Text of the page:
Lombard Conrad Lobby

Sustainable Design

Sustainability is one of Lombard Conrad Architect’s (LCA) five tenants. How they achieve sustainability comes in a few different forms that fall into three categories. Efficiency, Resiliency, and the Health and Safety of occupants. Each project begins with a discussion between LCA and the client to discover the client’s sustainability goals. While only a few can achieve LEED certification, others can still find ways to improve their building’s sustainability. LCA starts by looking at how the building will operate as a unit rather than individual parts. Part of that includes bringing in experts who know the goals and requirements of the project.

 “It is important to get as many opinions as possible. There will always be more issues than one person, or our design team can consider. When you have a project team where everyone cares, is invested, and is excited about bringing their opportunities to the table, you can check those boxes exponentially faster.”- Ryker Belnap, Architect
LCA Ryker Belnap
Ryker Belnap | Lombard Conrad Architect


LCA often utilizeds the U of I’s Integrated Design Lab (IDL). LCA will send an initial floor plan concept to IDL, who will then run a year-long location and weather simulations on the building. That gives IDL a baseline number of how the building will perform. Then, LCA can try rotating the structure, shifting the windows to the south side, adding shade, etc. to improve that baseline efficiency number. The goal is to balance the initial investment cost with long-term payback.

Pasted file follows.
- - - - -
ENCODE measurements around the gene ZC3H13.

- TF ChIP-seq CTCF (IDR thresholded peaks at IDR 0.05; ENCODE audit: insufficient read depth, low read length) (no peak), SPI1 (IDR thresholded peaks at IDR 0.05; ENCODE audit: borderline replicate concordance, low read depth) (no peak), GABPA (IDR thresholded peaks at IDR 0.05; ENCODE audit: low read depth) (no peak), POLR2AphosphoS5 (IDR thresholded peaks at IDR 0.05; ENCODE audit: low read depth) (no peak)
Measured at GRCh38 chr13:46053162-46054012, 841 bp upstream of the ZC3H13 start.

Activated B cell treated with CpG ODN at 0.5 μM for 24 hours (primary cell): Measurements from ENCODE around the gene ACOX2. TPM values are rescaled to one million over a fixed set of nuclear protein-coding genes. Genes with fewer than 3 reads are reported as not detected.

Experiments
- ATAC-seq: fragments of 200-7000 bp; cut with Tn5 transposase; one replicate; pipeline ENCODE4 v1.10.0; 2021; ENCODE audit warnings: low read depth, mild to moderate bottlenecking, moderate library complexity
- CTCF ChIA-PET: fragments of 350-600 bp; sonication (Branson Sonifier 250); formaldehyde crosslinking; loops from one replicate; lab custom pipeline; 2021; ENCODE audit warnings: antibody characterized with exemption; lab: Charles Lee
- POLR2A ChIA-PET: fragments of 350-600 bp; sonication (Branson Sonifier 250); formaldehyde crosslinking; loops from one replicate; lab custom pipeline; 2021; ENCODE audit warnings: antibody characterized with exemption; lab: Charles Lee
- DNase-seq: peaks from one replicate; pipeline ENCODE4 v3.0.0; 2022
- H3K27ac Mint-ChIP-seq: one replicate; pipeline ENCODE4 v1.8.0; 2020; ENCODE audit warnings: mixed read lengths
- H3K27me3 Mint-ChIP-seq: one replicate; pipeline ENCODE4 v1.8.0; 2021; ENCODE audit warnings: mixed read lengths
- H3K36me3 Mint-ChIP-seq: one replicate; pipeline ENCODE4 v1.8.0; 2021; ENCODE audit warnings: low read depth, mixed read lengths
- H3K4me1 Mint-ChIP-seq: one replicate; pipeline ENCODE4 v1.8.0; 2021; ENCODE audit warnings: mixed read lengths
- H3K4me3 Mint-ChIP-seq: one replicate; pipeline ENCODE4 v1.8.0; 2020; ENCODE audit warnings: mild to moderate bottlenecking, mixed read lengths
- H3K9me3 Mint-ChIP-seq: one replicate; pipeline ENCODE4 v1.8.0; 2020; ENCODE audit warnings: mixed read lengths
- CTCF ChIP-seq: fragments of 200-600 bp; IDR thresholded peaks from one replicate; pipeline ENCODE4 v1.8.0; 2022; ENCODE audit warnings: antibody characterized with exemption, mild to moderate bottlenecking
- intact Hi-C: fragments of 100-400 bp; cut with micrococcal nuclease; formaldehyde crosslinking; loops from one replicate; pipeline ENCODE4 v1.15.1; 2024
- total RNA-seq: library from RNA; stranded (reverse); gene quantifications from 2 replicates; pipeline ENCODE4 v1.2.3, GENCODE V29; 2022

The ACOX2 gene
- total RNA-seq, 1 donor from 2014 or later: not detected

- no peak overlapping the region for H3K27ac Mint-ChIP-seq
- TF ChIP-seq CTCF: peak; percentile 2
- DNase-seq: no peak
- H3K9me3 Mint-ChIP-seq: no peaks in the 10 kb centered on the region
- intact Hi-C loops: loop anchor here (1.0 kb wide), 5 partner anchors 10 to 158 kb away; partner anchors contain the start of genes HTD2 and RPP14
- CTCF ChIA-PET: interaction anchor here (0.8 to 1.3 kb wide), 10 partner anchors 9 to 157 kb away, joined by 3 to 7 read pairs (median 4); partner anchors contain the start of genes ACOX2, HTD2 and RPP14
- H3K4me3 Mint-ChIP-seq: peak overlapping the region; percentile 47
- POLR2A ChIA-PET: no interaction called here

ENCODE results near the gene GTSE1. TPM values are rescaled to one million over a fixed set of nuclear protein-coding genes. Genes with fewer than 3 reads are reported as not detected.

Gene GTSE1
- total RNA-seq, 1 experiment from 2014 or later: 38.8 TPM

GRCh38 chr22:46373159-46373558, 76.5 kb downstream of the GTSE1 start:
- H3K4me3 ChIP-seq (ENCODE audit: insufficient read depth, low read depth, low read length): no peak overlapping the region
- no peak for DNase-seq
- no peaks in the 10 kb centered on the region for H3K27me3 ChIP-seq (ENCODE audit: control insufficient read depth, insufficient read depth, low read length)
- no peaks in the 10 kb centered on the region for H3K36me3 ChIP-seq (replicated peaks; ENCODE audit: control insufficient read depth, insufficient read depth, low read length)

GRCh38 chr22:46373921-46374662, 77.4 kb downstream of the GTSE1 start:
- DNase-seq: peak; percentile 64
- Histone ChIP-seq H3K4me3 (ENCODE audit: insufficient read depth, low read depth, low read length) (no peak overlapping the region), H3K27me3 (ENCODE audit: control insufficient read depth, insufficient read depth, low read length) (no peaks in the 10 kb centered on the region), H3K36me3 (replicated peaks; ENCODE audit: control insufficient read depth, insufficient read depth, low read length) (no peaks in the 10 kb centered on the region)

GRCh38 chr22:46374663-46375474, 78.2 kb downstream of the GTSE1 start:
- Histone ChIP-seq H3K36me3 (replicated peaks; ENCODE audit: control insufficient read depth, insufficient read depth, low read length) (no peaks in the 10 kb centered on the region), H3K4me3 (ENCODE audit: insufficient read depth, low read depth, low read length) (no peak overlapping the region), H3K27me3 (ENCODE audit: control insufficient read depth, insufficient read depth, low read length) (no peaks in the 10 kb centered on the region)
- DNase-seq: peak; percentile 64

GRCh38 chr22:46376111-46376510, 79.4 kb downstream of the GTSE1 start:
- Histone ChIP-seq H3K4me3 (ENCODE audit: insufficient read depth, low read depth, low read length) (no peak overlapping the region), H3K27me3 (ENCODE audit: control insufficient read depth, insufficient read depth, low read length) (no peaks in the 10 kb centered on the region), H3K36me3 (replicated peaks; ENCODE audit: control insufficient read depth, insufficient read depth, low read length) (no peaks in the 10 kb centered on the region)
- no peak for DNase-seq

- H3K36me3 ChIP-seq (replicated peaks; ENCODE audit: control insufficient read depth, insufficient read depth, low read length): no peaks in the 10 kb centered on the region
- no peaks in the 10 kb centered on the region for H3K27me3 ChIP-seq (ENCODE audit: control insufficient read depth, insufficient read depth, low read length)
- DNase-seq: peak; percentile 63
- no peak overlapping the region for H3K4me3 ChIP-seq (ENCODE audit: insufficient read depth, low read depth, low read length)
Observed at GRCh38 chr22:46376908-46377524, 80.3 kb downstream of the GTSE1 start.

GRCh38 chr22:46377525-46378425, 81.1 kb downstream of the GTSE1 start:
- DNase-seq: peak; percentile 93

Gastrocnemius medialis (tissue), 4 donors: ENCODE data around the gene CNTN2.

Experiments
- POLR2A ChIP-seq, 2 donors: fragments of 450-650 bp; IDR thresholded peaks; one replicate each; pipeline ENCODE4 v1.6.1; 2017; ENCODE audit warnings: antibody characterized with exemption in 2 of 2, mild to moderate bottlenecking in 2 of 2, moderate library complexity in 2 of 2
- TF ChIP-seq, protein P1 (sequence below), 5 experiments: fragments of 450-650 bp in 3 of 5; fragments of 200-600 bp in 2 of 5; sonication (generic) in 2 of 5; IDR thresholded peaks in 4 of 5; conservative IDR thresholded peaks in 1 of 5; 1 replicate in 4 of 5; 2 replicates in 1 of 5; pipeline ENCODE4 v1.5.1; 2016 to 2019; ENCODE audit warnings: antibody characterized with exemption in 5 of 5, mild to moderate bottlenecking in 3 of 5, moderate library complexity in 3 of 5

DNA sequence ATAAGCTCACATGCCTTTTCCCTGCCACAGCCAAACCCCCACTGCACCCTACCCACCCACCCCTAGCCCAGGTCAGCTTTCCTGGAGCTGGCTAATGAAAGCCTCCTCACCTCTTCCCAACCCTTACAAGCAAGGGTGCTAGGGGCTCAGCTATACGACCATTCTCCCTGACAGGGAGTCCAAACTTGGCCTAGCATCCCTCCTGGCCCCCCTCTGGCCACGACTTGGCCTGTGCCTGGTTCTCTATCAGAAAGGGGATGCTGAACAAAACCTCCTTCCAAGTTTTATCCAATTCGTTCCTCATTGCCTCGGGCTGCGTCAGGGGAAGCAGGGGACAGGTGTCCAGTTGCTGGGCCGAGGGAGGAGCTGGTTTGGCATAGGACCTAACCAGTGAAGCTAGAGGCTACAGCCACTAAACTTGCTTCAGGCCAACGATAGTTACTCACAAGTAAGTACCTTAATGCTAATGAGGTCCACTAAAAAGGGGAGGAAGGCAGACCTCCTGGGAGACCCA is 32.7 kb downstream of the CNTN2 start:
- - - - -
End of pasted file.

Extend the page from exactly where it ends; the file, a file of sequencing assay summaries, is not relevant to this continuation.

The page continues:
With an efficient design in place, the next step is sourcing materials for a resilient building. LCA looks for high-performance and innovative materials that are sourced locally and will stretch the lifespan of the building. After considering the mantra, “Reduce, Reuse, Recycle,” LCA chose to “Reduce and Reuse” within their new office by moving into an existing building. Reusing a building is perhaps the most sustainable choice they could have made. Then they reduced the amount of material used to define and isolate rooms by creating a much more minimalistic and flexible environment including movable walls and easily reconfigurable furniture systems.

Health & Safety

The final part of sustainability is providing for human comfort. This encompasses everything from finding the perfect temperature for productivity, creating green spaces within an office, sourcing non-toxic materials, and providing natural views. Employers want efficient and resilient buildings. They also want healthy employees, and LCA is helping employers create both create sustainable buildings and improve the health of employees.

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